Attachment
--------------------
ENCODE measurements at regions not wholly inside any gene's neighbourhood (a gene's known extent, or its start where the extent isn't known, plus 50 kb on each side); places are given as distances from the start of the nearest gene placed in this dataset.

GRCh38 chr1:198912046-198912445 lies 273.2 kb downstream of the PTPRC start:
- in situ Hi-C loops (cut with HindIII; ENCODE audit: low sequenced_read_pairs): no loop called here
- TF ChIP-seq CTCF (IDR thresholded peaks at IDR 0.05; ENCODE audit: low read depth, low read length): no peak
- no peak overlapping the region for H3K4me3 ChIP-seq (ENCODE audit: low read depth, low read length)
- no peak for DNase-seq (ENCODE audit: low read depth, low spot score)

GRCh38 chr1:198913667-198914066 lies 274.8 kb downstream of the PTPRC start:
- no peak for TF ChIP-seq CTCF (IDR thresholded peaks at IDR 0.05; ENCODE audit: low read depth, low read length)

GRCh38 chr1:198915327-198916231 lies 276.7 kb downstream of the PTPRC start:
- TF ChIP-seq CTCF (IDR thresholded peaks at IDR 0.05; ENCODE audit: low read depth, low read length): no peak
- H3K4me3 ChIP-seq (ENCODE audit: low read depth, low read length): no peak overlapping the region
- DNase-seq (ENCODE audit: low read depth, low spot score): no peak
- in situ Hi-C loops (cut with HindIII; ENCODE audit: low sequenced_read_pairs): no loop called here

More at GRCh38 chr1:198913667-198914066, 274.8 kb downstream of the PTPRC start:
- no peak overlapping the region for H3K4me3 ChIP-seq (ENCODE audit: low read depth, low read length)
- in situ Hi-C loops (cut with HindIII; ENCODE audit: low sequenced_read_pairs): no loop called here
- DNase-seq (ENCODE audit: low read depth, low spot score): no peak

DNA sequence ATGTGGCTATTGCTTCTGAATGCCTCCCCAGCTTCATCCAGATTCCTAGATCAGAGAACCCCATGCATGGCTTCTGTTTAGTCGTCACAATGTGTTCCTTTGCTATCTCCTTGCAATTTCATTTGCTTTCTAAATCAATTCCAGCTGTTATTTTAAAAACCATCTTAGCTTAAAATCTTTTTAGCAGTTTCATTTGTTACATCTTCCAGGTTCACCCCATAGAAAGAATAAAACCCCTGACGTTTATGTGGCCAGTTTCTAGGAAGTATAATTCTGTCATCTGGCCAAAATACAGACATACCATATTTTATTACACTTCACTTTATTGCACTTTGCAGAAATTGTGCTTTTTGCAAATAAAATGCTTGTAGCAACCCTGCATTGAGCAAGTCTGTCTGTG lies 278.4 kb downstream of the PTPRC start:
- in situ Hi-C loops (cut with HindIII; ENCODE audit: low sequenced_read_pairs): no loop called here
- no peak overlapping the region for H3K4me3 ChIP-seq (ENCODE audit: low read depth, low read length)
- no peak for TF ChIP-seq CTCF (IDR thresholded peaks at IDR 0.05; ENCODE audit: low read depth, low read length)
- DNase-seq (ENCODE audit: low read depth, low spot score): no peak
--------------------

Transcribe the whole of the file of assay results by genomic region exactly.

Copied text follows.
ENCODE measurements at regions not wholly inside any gene's neighbourhood (a gene's known extent, or its start where the extent isn't known, plus 50 kb on each side); places are given as distances from the start of the nearest gene placed in this dataset.

GRCh38 chr1:198912046-198912445 lies 273.2 kb downstream of the PTPRC start:
- in situ Hi-C loops (cut with HindIII; ENCODE audit: low sequenced_read_pairs): no loop called here
- TF ChIP-seq CTCF (IDR thresholded peaks at IDR 0.05; ENCODE audit: low read depth, low read length): no peak
- no peak overlapping the region for H3K4me3 ChIP-seq (ENCODE audit: low read depth, low read length)
- no peak for DNase-seq (ENCODE audit: low read depth, low spot score)

GRCh38 chr1:198913667-198914066 lies 274.8 kb downstream of the PTPRC start:
- no peak for TF ChIP-seq CTCF (IDR thresholded peaks at IDR 0.05; ENCODE audit: low read depth, low read length)

GRCh38 chr1:198915327-198916231 lies 276.7 kb downstream of the PTPRC start:
- TF ChIP-seq CTCF (IDR thresholded peaks at IDR 0.05; ENCODE audit: low read depth, low read length): no peak
- H3K4me3 ChIP-seq (ENCODE audit: low read depth, low read length): no peak overlapping the region
- DNase-seq (ENCODE audit: low read depth, low spot score): no peak
- in situ Hi-C loops (cut with HindIII; ENCODE audit: low sequenced_read_pairs): no loop called here

More at GRCh38 chr1:198913667-198914066, 274.8 kb downstream of the PTPRC start:
- no peak overlapping the region for H3K4me3 ChIP-seq (ENCODE audit: low read depth, low read length)
- in situ Hi-C loops (cut with HindIII; ENCODE audit: low sequenced_read_pairs): no loop called here
- DNase-seq (ENCODE audit: low read depth, low spot score): no peak

DNA sequence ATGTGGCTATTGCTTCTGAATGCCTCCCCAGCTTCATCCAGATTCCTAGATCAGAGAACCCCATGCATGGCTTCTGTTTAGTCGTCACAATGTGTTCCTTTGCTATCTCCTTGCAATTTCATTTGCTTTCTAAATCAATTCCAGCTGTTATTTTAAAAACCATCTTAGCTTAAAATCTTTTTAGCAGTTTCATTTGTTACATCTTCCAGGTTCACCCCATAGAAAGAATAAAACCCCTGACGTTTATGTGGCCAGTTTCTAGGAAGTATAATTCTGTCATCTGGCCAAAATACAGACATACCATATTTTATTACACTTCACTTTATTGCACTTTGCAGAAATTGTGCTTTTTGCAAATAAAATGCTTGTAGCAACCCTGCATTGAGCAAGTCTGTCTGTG lies 278.4 kb downstream of the PTPRC start:
- in situ Hi-C loops (cut with HindIII; ENCODE audit: low sequenced_read_pairs): no loop called here
- no peak overlapping the region for H3K4me3 ChIP-seq (ENCODE audit: low read depth, low read length)
- no peak for TF ChIP-seq CTCF (IDR thresholded peaks at IDR 0.05; ENCODE audit: low read depth, low read length)
- DNase-seq (ENCODE audit: low read depth, low spot score): no peak